October 28, 2020

RDP attacks soar under work from home measures

By Robert Scammell

The number of Remote Desktop Protocol (RDP) attacks soared by 140% in Q3 compared with the previous quarter, as cybercriminals looked to take advantage of companies relying on remote access while working from home.

RDP makes it possible for one computer to connect to another over a network and control it as though the individual was sat at the keyboard themselves. While the Microsoft tool is useful for businesses and popular among IT administrators, it has increasingly been targeted by hackers who try to gain administrator access to company servers. Once inside they are able to disable security software, steal files, delete data and install malicious software.

Slovak internet security firm ESET detected the surge between July and September, with the number of separate companies reporting brute-force attacks against their RDP connection increasing by 37% quarter-over-quarter.

RDP attacks also grew steadily throughout the first half of 2020, ESET said.

“Ransomware gangs showed other underground players that compromising RDP and stealing victims’ sensitive data can be a very profitable attack technique,” said Jirí Kropác, head of Threat Detection Labs, ESET.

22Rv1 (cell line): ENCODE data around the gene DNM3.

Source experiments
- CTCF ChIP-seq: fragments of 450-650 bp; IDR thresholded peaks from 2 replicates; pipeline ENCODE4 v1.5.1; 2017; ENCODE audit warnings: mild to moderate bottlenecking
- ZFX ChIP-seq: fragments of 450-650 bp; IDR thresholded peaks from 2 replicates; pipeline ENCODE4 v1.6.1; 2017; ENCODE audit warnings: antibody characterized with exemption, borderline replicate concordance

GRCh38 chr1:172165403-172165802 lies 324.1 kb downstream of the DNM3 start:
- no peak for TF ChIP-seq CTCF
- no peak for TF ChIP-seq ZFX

“This, combined with the growing number of poorly secured systems being connected to the internet during the pandemic, has fuelled the extreme increase in brute-force attack attempts against RDP as seen in ESET telemetry data.”

However, the surge in RDP attacks proved to be short-lived, with the volume falling by almost 40% at the end of September.

This declining trend was observed in multiple regions, leading ESET researchers to theorise that the criminal infrastructure was disrupted, members arrested or a “cheaper or more easily exploitable attack vector became available”.

ESET’s Q3 2020 Threat Report also revealed how cybercriminals have started to ditch coronavirus-themed scams and go “back to basics”.

This is likely because Covid-related lures – such as fake testing emails – have been “played out”.

Cryptominers – malware installed to hijack a computer’s processing power to mine for cryptocurrencies – also saw an uptick in Q3 after declining during the previous seven quarters.

Banking trojan Emotet also saw a resurgence in Q3, with criminals using a new template for malicious Word attachments named ‘Red Dawn’.


Read more: Remote Desktop Protocol a cyber-risk in 90% of organisations


 

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